Maintaining good oral hygiene is crucial, even when dealing with mouth ulcers. Encourage gentle brushing with a soft-bristled toothbrush and avoid toothpastes that contain sodium lauryl sulphate, as this can irritate the ulcers.

When to Seek Medical Attention

While most mouth ulcers in children are harmless and will heal without the need for medical treatment, there are instances when it is advisable to seek professional advice. If the ulcers persist for more than two weeks, keep recurring, or are particularly large or painful, it’s important to consult a healthcare professional. Additionally, if the child experiences high fever, difficulty in swallowing or drinking, or if there’s an unusual increase in the number of ulcers, these could be signs of a more serious underlying condition.

In Australia, the Royal Australasian College of Dental Surgeons provides guidelines on when to seek dental or medical advice for oral health concerns, including persistent mouth ulcers.

Prevention Strategies for Mouth Ulcers in Children

Preventing mouth ulcers involves addressing the potential causes and triggers. Ensuring a balanced diet rich in vitamins and minerals can help, particularly incorporating foods high in B12, iron, and folic acid. Encouraging children to drink plenty of water and maintain good oral hygiene can also reduce the risk of ulcers.

It’s also important to help children manage stress, as it can be a significant trigger for mouth ulcers. Regular physical activity, sufficient sleep, and relaxation techniques can be beneficial in managing stress levels in children.

Additionally, teaching children to be cautious when eating hard or sharp foods and to avoid biting the insides of their cheeks or lips can help prevent the minor injuries that often lead to ulcers.

Dental and Medical Resources in Australia

For Australian families, there are several resources available for information and support regarding oral health. The Australian Dental Association offers comprehensive guidance on a range of dental health issues, including the management of mouth ulcers. They also provide a directory of dental professionals across the country for easy access to local care.

Similarly, the Australian Government’s Department of Health website provides valuable information on oral health and preventative care, ensuring that parents have access to the latest and most reliable health advice.

In conclusion, while mouth ulcers in children can be a source of discomfort, they are generally not a cause for serious concern. Understanding the symptoms, causes, and effective management strategies can greatly help in alleviating discomfort and preventing future occurrences. For parents seeking further advice or treatment, especially in more severe or persistent cases, consulting with dental professionals is recommended.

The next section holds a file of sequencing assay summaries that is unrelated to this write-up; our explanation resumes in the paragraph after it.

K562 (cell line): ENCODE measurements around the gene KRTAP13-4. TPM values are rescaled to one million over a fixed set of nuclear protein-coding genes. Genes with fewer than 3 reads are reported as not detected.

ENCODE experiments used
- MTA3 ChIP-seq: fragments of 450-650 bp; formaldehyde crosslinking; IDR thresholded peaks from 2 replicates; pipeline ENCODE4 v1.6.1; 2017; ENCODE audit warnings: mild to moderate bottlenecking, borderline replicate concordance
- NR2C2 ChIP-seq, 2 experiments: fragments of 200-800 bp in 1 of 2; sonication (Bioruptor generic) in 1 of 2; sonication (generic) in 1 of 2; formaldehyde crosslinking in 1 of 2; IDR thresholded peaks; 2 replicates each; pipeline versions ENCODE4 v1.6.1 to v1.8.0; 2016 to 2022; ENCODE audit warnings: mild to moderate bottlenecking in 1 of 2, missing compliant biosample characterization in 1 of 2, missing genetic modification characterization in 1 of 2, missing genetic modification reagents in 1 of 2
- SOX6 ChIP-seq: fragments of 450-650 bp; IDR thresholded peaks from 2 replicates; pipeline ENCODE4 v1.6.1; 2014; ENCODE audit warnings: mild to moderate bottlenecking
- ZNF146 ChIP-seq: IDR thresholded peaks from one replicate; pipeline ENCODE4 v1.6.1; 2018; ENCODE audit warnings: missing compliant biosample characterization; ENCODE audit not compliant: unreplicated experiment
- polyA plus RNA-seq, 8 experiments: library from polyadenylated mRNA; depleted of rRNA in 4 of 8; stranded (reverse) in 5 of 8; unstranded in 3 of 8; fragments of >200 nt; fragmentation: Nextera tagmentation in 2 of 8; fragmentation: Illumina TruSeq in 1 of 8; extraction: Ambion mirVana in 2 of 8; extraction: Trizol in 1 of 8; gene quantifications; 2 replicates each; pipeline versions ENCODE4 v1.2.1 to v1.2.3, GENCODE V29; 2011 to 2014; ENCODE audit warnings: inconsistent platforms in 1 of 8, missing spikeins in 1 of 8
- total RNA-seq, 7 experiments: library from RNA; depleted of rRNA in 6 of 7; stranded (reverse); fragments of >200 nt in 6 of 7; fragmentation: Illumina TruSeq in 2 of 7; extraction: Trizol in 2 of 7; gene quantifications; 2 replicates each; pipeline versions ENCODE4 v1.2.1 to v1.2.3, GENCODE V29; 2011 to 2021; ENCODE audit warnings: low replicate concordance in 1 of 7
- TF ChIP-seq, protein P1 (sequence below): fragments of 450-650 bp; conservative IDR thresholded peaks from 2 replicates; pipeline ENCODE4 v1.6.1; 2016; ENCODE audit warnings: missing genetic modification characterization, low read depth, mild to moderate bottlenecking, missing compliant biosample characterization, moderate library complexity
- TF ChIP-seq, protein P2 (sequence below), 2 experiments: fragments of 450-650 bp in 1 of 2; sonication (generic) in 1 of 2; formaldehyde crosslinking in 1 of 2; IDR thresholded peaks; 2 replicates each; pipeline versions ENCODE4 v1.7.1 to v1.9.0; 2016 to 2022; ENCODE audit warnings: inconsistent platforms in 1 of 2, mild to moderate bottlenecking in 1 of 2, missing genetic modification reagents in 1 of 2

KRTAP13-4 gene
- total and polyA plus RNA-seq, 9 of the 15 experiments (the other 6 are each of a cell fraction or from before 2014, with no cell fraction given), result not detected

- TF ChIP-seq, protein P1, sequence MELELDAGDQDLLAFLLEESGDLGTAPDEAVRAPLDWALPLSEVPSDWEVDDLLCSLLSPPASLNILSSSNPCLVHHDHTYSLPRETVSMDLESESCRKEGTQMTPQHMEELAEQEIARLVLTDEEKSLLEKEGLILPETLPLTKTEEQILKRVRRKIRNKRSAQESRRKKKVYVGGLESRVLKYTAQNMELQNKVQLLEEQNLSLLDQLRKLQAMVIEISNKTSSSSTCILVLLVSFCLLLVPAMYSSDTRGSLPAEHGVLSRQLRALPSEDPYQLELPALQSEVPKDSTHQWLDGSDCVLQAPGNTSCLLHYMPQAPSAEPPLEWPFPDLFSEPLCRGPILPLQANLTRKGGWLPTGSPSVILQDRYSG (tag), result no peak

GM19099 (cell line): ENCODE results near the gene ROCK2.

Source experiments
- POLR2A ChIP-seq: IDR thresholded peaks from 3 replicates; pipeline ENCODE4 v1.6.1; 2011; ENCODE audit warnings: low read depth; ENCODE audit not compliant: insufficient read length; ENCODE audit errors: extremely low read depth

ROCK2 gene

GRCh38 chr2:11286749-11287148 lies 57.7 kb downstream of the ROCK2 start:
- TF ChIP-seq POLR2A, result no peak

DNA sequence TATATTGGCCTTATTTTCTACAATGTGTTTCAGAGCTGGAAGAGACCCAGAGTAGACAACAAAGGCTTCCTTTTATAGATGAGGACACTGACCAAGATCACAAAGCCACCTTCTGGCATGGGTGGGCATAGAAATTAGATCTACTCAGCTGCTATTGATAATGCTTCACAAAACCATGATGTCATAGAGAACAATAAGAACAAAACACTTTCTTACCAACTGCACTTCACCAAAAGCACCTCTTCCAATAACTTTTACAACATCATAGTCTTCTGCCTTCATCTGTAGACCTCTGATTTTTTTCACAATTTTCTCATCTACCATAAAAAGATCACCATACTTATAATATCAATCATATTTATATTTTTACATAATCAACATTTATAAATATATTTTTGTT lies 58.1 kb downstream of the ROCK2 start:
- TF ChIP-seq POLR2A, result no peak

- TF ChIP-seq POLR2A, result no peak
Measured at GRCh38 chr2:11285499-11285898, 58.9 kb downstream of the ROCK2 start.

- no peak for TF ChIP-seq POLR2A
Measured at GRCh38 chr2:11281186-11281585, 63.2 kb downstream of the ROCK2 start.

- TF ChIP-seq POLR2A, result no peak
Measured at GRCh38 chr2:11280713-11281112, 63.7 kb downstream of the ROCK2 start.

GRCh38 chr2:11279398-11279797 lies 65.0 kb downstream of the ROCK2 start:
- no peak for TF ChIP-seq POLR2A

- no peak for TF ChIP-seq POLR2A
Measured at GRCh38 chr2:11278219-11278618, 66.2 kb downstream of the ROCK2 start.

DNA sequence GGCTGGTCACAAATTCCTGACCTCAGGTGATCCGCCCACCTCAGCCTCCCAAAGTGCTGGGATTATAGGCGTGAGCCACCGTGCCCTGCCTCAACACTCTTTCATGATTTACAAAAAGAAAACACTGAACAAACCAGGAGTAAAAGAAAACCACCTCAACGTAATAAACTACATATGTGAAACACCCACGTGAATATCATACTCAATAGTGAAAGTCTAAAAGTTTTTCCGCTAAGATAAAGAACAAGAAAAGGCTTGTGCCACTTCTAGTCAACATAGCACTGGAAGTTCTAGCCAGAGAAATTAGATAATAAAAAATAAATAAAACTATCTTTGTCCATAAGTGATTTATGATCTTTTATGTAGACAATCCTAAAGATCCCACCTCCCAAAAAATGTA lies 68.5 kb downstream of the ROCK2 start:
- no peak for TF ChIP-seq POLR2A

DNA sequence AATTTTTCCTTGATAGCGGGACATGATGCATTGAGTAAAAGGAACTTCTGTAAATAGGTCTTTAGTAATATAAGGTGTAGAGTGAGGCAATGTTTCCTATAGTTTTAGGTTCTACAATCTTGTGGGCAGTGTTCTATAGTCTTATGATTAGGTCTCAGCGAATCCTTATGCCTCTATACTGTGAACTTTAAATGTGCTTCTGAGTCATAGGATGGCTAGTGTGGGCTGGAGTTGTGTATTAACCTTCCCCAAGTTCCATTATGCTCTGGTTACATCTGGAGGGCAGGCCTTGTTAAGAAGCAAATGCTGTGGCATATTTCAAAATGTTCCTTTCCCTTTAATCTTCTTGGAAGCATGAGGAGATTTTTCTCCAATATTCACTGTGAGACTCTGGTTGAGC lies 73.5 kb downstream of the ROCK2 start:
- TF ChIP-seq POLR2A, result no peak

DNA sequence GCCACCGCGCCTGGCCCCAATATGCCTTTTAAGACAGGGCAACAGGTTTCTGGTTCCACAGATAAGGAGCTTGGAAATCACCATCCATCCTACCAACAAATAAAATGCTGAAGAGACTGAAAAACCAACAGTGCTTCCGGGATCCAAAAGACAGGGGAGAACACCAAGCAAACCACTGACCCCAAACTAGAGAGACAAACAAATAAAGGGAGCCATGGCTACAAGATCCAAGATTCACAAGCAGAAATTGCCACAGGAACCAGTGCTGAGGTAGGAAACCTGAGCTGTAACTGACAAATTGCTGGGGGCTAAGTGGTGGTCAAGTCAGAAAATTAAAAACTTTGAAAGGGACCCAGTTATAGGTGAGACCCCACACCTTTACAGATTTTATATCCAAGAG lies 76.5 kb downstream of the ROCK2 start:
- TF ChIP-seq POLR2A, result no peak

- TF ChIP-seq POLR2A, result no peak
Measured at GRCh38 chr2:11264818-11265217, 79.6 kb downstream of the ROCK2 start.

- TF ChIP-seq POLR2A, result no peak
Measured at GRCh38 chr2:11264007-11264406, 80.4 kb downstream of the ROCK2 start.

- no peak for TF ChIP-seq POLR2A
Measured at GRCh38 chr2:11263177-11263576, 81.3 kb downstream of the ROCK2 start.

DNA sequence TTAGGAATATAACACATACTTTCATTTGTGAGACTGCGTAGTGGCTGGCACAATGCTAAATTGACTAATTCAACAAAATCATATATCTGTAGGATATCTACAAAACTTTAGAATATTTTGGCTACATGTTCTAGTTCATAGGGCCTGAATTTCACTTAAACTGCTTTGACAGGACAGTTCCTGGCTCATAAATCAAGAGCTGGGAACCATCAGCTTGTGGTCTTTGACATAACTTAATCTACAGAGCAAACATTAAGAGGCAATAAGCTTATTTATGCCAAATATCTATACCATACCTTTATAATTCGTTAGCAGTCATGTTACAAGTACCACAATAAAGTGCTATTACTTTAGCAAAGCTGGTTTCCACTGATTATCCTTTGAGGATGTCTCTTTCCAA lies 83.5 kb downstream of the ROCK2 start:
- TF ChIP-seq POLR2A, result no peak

In the Sydney area, Balmain Dentists offer a comprehensive range of dental services, including expert care in managing oral health issues in children. Our experienced team is committed to providing gentle and effective treatment, ensuring the oral health and comfort of your child.

Remember, the key to managing mouth ulcers effectively lies in early identification, appropriate care, and preventative measures. With the right approach, you can help your child navigate through this discomfort with ease and confidence.


1. What are the most common symptoms of mouth ulcers in children?

The most common symptoms include small, round sores inside the mouth, often with a white, yellow, or grey centre and a red border. Children may experience pain, especially when eating or drinking, a tingling or burning sensation near the affected area, and in some cases, swollen lymph nodes and fever.

2. How can I help alleviate my child’s discomfort from a mouth ulcer?

You can help alleviate discomfort by encouraging your child to rinse their mouth with a mild saltwater solution, offering them soft, bland foods to avoid irritation, and ensuring they maintain good oral hygiene with gentle brushing. For older children, over-the-counter topical treatments like oral gels can also provide relief.

3. Are mouth ulcers in children a cause for concern?

Most mouth ulcers are harmless and will heal on their own within 1-2 weeks. However, if the ulcers are unusually large, persist for more than two weeks, recur frequently, or are accompanied by high fever and difficulty swallowing, it’s advisable to seek medical attention.

4. Can diet affect mouth ulcers in children?

Yes, diet can play a role. Deficiencies in vitamins such as B12, iron, and folic acid can contribute to the development of mouth ulcers. Additionally, certain foods that are acidic, spicy, or too hot can irritate existing ulcers. Ensuring a balanced diet rich in essential nutrients can help in prevention and recovery.

5. When should I take my child to a dentist for a mouth ulcer?

You should consider taking your child to a dentist if the ulcer does not heal within two weeks, if it is causing severe pain that hinders eating and drinking, or if there are multiple ulcers present. Dentists can provide specific treatments and check for any underlying oral health issues. In Australia, dental professionals like those at Balmain Dentists are well-equipped to handle such concerns.